In general, when I see the shape above it's going to be flexible, but the degree of flex, and sharpness can vary a surprising amount. The shape itself will not allow for a lot of ink to be held, so the shape determines (within the constraints of size) the amount of ink the nib can hold.

Sometimes the shape can give you a general idea of performance just because of either the nature of the material (long, thin tines will most likely be flexible to some degree) as well as expectations from the customers, like the examples you show. It would be possible to make one of these very stiff, but the shape is associated with some level of flexibility, so it will almost inevitably be so.

When a shape violates the expectation, the maker would usually indicate so in the name, like the Hunt 98 Stiff Falcon.

The fact that the name includes "EF" almost always indicates a very fine hairline, as well as some degree of flexibility. How these two directly compare, I couldn't tell you, but I would be surprised if the 750EF was anything else but flexible and draws a fine line.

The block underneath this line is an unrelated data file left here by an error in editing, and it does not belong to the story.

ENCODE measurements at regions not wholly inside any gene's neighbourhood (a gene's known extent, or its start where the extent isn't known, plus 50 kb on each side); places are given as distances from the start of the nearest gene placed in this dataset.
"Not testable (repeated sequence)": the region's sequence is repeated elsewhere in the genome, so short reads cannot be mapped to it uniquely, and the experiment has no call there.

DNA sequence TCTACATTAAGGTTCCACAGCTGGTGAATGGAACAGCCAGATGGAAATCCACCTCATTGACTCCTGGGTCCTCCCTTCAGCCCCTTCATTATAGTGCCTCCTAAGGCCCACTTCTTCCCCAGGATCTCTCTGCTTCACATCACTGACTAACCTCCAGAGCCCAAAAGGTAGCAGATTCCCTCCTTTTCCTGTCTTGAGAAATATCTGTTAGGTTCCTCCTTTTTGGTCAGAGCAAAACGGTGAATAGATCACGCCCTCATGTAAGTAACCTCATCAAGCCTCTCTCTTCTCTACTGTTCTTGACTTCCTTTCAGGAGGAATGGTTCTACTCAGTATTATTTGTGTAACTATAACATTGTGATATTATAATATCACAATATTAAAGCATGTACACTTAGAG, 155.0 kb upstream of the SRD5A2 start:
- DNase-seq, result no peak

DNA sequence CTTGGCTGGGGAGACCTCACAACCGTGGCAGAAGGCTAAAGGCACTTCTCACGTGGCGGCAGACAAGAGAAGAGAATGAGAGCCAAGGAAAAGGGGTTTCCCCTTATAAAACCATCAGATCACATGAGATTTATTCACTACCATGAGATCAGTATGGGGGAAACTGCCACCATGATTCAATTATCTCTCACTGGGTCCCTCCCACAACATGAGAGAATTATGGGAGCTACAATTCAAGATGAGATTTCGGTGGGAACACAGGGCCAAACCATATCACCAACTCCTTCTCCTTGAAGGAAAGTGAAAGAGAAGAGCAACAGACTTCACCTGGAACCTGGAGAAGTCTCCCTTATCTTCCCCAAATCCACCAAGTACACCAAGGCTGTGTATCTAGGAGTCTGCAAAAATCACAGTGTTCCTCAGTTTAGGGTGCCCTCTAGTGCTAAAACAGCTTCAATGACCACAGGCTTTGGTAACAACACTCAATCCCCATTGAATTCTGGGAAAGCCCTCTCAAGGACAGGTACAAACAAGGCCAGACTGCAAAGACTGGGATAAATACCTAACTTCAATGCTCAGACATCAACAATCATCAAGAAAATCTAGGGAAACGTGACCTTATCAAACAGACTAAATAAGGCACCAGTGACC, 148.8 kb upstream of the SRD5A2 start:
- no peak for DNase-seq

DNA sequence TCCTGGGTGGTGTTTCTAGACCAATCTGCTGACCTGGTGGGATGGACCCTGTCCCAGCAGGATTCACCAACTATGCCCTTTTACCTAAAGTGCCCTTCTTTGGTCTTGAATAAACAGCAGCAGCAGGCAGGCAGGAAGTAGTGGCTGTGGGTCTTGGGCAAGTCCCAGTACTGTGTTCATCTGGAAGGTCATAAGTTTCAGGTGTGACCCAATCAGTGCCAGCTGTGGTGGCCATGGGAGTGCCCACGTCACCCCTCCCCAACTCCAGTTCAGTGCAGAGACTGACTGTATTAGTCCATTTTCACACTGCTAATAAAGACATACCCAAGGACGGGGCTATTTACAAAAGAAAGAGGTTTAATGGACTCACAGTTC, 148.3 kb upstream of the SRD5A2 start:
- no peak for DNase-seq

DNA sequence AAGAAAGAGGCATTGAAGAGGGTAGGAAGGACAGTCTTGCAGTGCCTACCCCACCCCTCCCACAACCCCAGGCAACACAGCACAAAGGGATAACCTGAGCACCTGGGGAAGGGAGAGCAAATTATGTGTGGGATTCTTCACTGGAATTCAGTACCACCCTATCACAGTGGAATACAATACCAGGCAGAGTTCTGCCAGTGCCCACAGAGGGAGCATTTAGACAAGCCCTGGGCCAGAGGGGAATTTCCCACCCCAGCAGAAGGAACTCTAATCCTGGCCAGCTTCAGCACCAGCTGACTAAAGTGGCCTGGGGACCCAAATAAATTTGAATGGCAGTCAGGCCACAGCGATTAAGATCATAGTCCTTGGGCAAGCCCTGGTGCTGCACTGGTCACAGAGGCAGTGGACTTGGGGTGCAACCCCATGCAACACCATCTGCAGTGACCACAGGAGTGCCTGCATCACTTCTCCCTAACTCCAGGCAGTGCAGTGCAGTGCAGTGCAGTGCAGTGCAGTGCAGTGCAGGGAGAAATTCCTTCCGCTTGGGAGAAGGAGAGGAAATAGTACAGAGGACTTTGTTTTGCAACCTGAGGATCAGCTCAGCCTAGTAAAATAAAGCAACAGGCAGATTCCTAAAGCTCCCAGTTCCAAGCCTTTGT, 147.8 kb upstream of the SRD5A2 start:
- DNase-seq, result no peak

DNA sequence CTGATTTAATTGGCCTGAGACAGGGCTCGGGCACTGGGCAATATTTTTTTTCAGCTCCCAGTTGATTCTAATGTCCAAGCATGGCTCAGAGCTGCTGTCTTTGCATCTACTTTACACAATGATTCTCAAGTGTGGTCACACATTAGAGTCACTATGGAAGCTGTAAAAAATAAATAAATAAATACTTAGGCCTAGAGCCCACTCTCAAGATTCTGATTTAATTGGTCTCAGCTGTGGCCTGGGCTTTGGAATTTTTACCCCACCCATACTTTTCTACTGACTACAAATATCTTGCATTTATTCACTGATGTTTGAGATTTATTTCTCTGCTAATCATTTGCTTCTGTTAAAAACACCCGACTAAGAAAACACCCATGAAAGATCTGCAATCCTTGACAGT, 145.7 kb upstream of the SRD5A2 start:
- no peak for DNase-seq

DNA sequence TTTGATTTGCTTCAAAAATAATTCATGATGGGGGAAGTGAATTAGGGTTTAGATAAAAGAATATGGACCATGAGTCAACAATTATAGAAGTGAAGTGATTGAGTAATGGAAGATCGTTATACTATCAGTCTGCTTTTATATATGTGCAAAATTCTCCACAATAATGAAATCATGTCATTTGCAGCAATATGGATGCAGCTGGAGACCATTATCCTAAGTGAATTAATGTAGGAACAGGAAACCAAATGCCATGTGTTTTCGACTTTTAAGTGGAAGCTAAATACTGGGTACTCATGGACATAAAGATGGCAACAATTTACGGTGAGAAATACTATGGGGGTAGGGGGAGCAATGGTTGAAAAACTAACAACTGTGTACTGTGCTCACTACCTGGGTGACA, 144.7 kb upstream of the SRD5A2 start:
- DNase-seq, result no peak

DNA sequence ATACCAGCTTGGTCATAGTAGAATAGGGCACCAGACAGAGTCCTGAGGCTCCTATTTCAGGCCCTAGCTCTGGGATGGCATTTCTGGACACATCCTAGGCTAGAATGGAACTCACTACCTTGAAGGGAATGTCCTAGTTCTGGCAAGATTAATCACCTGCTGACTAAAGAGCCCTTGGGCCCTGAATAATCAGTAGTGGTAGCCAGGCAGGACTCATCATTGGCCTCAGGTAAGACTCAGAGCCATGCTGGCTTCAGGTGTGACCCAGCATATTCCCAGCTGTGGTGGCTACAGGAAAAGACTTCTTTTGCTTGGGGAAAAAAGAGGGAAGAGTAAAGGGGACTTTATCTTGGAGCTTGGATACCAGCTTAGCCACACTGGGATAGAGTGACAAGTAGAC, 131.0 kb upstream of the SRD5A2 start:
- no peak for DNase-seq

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Offline Tales from the Nib

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Re: Curious about Plume Gauloise No. 750 EF
« Reply #3 on: February 14, 2017, 12:49:34 PM »
Andrew, please post if you do compile this list, I'd be interested in reading it  :)

Offline AAAndrew

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Re: Curious about Plume Gauloise No. 750 EF
« Reply #4 on: February 14, 2017, 02:51:41 PM »
I'll definitely bring it to this group first, and plumb it for as much information I can steal share.  :)
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Offline Tales from the Nib

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Re: Curious about Plume Gauloise No. 750 EF